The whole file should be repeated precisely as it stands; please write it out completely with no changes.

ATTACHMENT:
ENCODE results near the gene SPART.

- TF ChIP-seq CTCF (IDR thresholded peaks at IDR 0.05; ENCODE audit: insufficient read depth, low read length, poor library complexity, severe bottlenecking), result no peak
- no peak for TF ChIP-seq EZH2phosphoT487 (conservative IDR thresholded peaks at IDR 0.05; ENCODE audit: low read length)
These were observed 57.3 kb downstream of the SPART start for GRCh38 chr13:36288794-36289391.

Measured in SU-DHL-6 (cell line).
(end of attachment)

ENCODE results near the gene SPART.

- TF ChIP-seq CTCF (IDR thresholded peaks at IDR 0.05; ENCODE audit: insufficient read depth, low read length, poor library complexity, severe bottlenecking), result no peak
- no peak for TF ChIP-seq EZH2phosphoT487 (conservative IDR thresholded peaks at IDR 0.05; ENCODE audit: low read length)
These were observed 57.3 kb downstream of the SPART start for GRCh38 chr13:36288794-36289391.

Measured in SU-DHL-6 (cell line).